Defining the difference between a star and a superstar in the music industry is nearly impossible, but if you needed a rough sketch of what that means for a country music performer, the past two years of Chris Young’s career is as good an outline as you’ll find.
It began in August 2017 when Young was surprised during a performance at the Grand Ole Opry by friend Vince Gill, who extended an offer to become an official member of the institution.
That was followed in October by the release of “Losing Sleep,” the singer’s seventh studio album and the second of his career to debut at No. 1 on the Billboard Country Albums chart. The success of “Losing Sleep” was mirrored by its first single, the album’s title track, which was certified Platinum in sales. It also was Young’s ninth song to top either the Hot Country Songs or Country Airplay charts.
But that kind of success doesn’t come easy, and Young is far from an overnight success. This year marked Young’s 16th year on the road, and while his days of playing dives may be behind him, the work ethic he developed early on is still carried today.
“I’m the kind of person where, even if I did take a little time off, I’d immediately fill it with something work-related,” he tells the News & Observer in a phone interview during a break in his Losing Sleep World Tour.
Young’s tour with Dan + Shay, Morgan Evans and Dee Jay Silver is set to take over Raleigh’s PNC Arena Dec. 1.
“As much as there are periods where I think that I’ve been grinding for so long, and I don’t know for sure what timezone I’m in sometimes, all of this has been amazing,” he said. “You never know how long you get an opportunity to experience some of the things I’ve been able to as an artist in the past few months, and playing in some of the huge rooms that I’m getting to play – and have people show up! I can’t take it for granted now.
“I wouldn’t turn down a 24 hour break, if it were offered, just so I could catch up on some sleep though.”
Q: You’ve collaborated with the R&B vocal group Boyz II Men twice now in the past couple of years, first on the song “Silent Night” for your 2016 holiday album “It Must Be Christmas,” and then on “Your Love Is So Doggone Good” for a Ray Charles tribute that is set to air on PBS stations in February. Do you feel that your chart success allows you the freedom to work with artists outside the country fold?
A: It’s pretty wild, the way that country music has taken me into so many different situations, whether it’s working with people like Boyz II Men or the Ray Charles tribute that we were all a part of. There are so many crazy things that music has given me the opportunity to do that I never expected, and I think that’s one of the cool parts of being a musician: you never know where there might be a crossover or where you might end up, based on just going out there and making the best music that you can.
Just getting invited to be a part of that night was special to me, but when you add performing with Boyz II Men, it just becomes even more awesome.
Q: A lot has been made over the past few years about female country artists only receiving a fraction of the airplay time on mainstream country radio stations that male artists get. But I’ve noticed happening recently as a consequence that some once-successful male artists are losing their spots to younger artists sharing similar sounds and song lyrics. Did the success of “Losing Sleep” allow you to release a sigh of relief, as you are as secure as anybody in country music today?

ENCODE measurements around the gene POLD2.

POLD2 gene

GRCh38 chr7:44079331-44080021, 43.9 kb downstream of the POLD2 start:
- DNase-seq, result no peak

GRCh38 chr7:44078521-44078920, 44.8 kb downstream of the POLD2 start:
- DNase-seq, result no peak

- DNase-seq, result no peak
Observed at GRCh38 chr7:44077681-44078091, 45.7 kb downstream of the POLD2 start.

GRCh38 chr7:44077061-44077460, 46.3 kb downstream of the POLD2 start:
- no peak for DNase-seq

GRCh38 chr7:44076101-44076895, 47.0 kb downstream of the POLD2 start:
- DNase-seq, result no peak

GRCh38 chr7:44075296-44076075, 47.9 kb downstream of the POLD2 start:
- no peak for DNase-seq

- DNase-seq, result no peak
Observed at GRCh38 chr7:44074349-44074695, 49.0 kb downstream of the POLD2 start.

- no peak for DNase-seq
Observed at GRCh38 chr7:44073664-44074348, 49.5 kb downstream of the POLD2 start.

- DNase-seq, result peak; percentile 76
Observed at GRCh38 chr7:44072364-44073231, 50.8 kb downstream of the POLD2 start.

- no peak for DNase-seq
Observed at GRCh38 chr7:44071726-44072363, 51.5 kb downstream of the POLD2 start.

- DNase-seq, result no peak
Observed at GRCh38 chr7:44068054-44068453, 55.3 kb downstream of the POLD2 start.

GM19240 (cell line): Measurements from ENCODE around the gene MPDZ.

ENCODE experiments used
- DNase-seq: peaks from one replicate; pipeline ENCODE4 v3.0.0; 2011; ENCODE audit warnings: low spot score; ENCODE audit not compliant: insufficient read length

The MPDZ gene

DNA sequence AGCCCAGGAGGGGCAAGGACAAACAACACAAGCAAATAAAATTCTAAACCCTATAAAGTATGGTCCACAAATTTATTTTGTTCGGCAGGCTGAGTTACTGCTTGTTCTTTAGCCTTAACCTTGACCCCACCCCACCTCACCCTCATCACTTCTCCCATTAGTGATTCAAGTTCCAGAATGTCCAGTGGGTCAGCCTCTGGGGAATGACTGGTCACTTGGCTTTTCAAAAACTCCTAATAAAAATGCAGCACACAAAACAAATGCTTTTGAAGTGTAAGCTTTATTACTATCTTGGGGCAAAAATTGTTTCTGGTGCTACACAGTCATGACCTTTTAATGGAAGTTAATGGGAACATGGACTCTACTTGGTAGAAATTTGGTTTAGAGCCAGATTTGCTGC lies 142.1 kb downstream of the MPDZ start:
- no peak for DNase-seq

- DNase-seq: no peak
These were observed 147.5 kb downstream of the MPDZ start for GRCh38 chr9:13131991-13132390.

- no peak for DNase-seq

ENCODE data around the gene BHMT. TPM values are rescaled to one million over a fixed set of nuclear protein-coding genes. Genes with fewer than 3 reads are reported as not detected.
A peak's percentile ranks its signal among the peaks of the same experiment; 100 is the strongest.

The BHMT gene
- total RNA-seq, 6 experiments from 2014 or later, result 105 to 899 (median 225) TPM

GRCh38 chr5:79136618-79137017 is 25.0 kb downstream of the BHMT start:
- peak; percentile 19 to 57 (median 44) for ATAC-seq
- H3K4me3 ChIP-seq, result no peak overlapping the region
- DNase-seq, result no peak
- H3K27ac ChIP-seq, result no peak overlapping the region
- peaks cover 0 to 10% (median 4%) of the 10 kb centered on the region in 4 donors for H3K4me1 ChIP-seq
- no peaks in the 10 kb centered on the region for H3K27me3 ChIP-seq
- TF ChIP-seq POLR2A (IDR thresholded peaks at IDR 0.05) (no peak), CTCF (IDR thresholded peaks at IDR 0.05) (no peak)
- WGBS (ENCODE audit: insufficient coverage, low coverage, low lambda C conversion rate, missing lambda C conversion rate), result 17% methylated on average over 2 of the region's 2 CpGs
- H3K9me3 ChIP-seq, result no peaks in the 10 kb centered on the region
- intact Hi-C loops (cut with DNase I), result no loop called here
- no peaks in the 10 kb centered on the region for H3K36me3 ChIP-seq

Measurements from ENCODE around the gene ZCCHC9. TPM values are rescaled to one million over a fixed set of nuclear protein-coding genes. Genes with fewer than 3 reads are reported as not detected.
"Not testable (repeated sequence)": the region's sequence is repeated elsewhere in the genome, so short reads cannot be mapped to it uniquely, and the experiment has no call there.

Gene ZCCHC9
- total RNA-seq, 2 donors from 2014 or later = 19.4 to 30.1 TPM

A: Well, there’s two different things at play there. I think everyone has brought up and talked about how there should be more women on country radio, and I think anyone that would even try to argue against that is probably nuts. I think it’s something that is a total talking point right now, and it should be talked about. There are a lot of really talented women in country music, whether they are on the chart right now or not.
The other side of that is when you talk about — and it doesn’t have to be limited to men in this aspect, whether we’re talking solo males or female groups — there are a lot of people that have one hit, or maybe two, and that’s kinda it. That’s why I say I never take any of this for granted, as I’ve been really lucky for many years now to have a string of hits.
Now to be clear, there is a single here and there that we’ve released over the years that for whatever reason just failed to connect with listeners. It all just depends on the right timing, but the fact that I’ve been able to hang on this long, it’s just a weird thing for me to wrap my head around sometimes. I started out playing 100-capacity rooms that would have 15 people in them, and now we’re in arenas.
Q: At the time of its debut at No. 1, did you view “Losing Sleep”’s immediate success as a natural progression of your career trajectory, or more as a massive step in your career as a headlining act?
A: The tour has been crazy, and I think that is really the measuring stick that can be used. A lot of the arenas we’ve played during this tour are ones that I’ve played before, only as an opener for someone else, and I’ve never attempted a full tour of this scale. This was a huge step for me, to book a whole tour around the hope that I was ready for something this size.
The music, you never really know what’s going to happen when it’s finally released, but you hope for this kind of response. When your album debuts at No. 1, and then the lead single goes platinum, and it just rolls on from there, you know that it has connected with fans. The tour was the benchmark for me, because my career can almost be viewed as a war of attrition, where I just played the same towns over and over again until the people finally showed up.
Who: Chris Young with Dan + Shay, Morgan Evans and Dee Jay Silver
When: 7:30 p.m., Dec. 1
Where: PNC Arena, 1400 Edwards Mill Road, Raleigh
Cost: $39.50 to $79.50
Info: ThePNCArena.com or 919-861-2300